Prominent Chinese human rights lawyer Gao Zhisheng was confirmed alive Sunday after more than a year without reliable information on his whereabouts.
"I am tremendously relieved that my husband is alive," said Gao's wife, Geng He, in a statement issued by Freedom Now, a group that represents prisoners of conscience.
"I am so happy that my children were able to speak to him. My children and I have not seen their father since January 2009," she said. "We urge the Chinese government to allow Zhisheng to leave the country and be reunited with us in the United States."
Gao, who is one of China's most famous lawyers and human rights activists, was last seen in February 2009 when reportedly a dozen police officers seized him in public.
Over the past year, Chinese government officials have responded to questions about Gao's location with vague and contradicting statements. Authorities many times denied knowing where he was. At other times they said Gao was "missing" from police custody or "where he should be," without giving further details.
Still another official asserted Gao was in contact with his family, which his wife denied.
And since December 2009, there have also been rumors that the dissident lawyer was dead. Other reports said he was beaten and tortured.
But on Sunday, a few Western media agencies were able to briefly talk to Gao and confirm that he was alive and reasonably well.
The New York Times briefly interviewed Gao, during which he said he was no longer in police custody.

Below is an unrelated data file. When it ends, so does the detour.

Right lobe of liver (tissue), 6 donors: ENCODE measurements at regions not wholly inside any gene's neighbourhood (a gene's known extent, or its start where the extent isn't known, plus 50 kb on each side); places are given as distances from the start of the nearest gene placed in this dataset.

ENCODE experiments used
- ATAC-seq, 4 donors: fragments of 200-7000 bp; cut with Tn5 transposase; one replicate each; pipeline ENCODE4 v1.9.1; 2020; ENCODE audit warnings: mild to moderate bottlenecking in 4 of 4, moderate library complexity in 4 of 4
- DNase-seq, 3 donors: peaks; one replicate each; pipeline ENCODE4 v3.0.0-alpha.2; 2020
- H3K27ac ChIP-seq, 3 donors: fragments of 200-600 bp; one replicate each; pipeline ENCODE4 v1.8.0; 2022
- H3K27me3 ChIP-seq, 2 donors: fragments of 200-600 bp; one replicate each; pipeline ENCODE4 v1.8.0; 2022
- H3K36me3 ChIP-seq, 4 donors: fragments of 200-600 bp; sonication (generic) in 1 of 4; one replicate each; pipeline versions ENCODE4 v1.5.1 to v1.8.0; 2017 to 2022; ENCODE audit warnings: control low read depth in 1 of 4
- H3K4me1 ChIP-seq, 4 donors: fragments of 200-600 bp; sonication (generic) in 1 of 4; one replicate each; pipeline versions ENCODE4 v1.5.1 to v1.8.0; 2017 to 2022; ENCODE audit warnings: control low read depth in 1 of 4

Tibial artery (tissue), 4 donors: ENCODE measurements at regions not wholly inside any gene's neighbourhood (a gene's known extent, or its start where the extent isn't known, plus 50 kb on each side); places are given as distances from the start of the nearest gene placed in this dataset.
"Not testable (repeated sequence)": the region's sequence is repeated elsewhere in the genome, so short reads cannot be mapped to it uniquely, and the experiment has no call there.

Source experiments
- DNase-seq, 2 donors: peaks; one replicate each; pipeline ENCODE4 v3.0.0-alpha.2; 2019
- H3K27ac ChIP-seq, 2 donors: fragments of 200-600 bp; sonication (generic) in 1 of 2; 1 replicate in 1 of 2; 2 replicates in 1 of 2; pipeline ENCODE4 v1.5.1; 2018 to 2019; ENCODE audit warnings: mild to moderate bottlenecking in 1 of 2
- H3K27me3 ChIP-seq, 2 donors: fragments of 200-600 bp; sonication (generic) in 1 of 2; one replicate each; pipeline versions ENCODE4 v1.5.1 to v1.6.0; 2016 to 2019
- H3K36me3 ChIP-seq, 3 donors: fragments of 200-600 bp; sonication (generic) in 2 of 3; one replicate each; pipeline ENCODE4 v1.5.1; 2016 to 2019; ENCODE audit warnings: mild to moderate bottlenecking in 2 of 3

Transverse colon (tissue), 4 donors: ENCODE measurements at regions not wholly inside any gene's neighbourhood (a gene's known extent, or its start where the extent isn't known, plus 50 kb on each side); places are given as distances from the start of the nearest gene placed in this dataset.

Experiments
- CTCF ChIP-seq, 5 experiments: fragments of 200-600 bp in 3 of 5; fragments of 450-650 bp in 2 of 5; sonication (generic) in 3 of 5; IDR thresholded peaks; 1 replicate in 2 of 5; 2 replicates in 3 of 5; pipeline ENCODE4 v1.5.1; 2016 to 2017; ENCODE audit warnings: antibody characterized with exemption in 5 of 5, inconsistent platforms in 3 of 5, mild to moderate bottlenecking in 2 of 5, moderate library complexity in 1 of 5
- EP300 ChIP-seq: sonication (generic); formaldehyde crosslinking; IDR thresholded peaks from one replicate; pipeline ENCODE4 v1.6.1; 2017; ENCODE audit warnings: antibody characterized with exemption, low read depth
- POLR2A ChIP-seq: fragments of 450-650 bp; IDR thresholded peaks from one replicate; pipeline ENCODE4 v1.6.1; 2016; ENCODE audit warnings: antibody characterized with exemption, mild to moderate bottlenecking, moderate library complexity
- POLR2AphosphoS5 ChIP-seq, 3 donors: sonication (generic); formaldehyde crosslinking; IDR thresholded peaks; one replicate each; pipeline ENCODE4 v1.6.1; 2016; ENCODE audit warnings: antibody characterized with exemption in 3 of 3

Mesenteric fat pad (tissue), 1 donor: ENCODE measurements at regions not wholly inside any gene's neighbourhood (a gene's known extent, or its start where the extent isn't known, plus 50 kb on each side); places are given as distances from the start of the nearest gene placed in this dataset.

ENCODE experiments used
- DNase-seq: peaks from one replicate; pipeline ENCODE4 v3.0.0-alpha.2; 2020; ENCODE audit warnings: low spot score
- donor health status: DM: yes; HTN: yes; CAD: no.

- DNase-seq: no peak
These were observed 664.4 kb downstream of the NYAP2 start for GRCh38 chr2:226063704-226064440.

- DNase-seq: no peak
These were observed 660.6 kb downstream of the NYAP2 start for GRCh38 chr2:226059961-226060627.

"I'm fine now, but I'm not in a position to be interviewed," he said from Wutai Mountain in northern China. "I've been sentenced but released."
Likewise, Gao briefly spoke to The Associated Press and said he wants to be "in peace and quiet for a while" and to be reunited with his family who are currently staying in New York.
His wife and two children managed to escape from China and was granted asylum in the United States.
"Most people belong with family, I have not been with mine for a long time," Gao told AP. "This is a mistake and I want to correct this mistake."
In both interviews, Gao refused to answer specific questions about his situation. He said he is currently staying with extended family.
Human rights groups believe that Gao is under careful watch by the security forces and is not free to speak to people, especially the media.
"It is assumed that he is under close surveillance, if not de facto house arrest," said Freedom Now in a statement.
Gao elicited the ire of the Chinese government by defending groups oppressed by authorities, such as underground churches, practitioners of the spiritual movement Falun Gong, and farmers evicted from their land. Gao himself is a Christian who worships in a house church.
He also contacted Western leaders to complain about China's rights abuses.
In 2007, he was detained by the government and tortured. After Gao's abduction in 2009, his wife released an open letter he wrote that details the torture he endured in 2007. In the letter, Gao said he was forced to lie naked on the floor for 13 days and nights while his entire body was shocked with electricity.
He was nominated for the Nobel Peace Prize in 2008. A bipartisan group of U.S. congressmen recently nominated Gao, along with Chinese attorney Chen Guangchen and political activists Liu Ziaobo, for the 2011 Nobel Peace Prize.
A team comprised of the world's top human rights specialists is currently working to urge the United Nations to take a stronger role in Gao's case. They say China should immediately grant Gao access to legal counsel and either charge him with a crime or release him.
The legal council includes Jerome Cohen, a professor at New York University Law School and one of the nation's foremost expert in Chinese law, and Irwin Cotler, a former Minister of Justice and attorney general of Canada who served as a counsel to Nelson Mandela.